On Wednesday last week, Montreal experienced the coldest day so far this year when an arctic blast caused the temperature to plummet to below minus 30 degrees Celcius (-36 with windchill).
I was a wimp and didn’t venture out with my camera that day but saw a beautiful image taken by Mathieu Dupuis posted on Facebook of the Montreal skyline which he took in the early morning light. Mathieu has some great images over on his website and I was glad I came across his work – I’ve added his info over on the Landscape Photographer page together with the image he posted !
Well, having seen Mathieu’s and some other images published in the papers the next day of the steam fog (I looked it up and that is apparently the correct term) rising off the warmer Saint Lawrence river (which was pretty damn cold itself), I had to brave the bitterly cold weather Thursday and head on over to Ile Sainte Hélène to see if I could get some nice images myself.
I was glad it was only minus 30 (although at times with the wind blowing it felt a lot colder) and I ended up shooting until past midday. I would have probably stayed out all afternoon if my battery hadn’t died and I hadn’t lost pretty much all feeling in my fingers. Despite the numb chilling cold, it really was a magnificent sight to see the clouds of steam fog rising and blowing off the Saint Lawrence.
I hadn’t shot the old lighthouse (known as the Ile Ronde Rear Range Light) before that stands below the Ile Sainte Hélène Fort (which incorporates the Stewart Museum), but even being abandoned and not looking at its best (despite having been repainted in 2007), with the fog rising from the river and the Montreal skyline in the background, it seemed like a good opportunity to get a shot.
The lighthouse was built in 1912 and is the only lighthouse in downtown Montreal. I’ve not been able to find out much concerning the lighthouse history and when it was abandoned, but if you are into lighthouses, I found this page on Lighthouses of Canada that may be of interest. Hopefully the City of Montreal who own the light will ensure it remains and undertake further restoration if required.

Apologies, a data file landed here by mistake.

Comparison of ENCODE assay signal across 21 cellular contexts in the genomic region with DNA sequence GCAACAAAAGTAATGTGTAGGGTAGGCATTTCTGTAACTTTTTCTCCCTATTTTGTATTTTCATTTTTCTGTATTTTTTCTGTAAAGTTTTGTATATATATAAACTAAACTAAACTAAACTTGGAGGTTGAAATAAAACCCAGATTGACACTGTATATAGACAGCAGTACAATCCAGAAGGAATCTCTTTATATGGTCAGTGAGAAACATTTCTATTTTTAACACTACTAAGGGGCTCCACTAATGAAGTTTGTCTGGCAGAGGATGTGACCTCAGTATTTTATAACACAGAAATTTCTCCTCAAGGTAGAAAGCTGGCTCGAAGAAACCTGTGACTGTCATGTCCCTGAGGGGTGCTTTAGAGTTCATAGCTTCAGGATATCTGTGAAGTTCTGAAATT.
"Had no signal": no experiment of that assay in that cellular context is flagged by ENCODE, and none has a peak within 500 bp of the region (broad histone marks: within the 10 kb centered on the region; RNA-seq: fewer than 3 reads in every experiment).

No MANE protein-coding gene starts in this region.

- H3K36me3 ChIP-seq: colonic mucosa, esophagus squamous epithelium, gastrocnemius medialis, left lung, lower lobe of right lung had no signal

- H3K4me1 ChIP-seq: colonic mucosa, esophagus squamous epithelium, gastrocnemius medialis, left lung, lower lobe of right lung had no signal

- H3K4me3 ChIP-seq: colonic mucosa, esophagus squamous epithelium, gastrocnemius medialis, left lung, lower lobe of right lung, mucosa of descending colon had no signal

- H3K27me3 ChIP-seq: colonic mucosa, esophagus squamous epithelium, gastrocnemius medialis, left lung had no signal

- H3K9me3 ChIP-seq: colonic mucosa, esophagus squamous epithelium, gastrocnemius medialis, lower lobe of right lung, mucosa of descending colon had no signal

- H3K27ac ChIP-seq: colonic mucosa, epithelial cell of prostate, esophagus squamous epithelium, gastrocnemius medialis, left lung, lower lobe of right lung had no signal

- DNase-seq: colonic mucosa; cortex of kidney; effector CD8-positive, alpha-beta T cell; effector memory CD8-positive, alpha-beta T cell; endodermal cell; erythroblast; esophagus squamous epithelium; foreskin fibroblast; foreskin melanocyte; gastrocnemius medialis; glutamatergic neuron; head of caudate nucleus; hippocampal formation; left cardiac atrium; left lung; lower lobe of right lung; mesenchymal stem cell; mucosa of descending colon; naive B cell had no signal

Although I’ve taken many shots of the Jacques Cartier bridge, this was the first time I had captured the large building which sits below the on and off ramps to Ile Sainte Hélène.
The elegant art deco design was likely due to the fact it was originally going to house a casino but the Catholic Church was against this idea and so for a few years after it was built (around 1930) it was used as a reception hall by the Government. I read somewhere that during WWII it was also used to intern Japanese and Italians.
It is in my view a building that is worthy of a lot more attention than it seems to receive. It would be great to see it opened to the public one day rather than it’s current use of being a maintenance storage area for the bridge. I would love to get the opportunity to take some shots from inside 😉
Despite the cold starting to chill me from head to toe (I had pretty much lost the feeling in my fingers after 3 hours in the cold), I decided I would shoot a few short timelapse segments of the steam fog rising from the river and put together the following short movie combining the timelapse segments with some of the still images.
To view images in gallery format, simply click on one of the images below.
Thanks for stopping by. Until next time.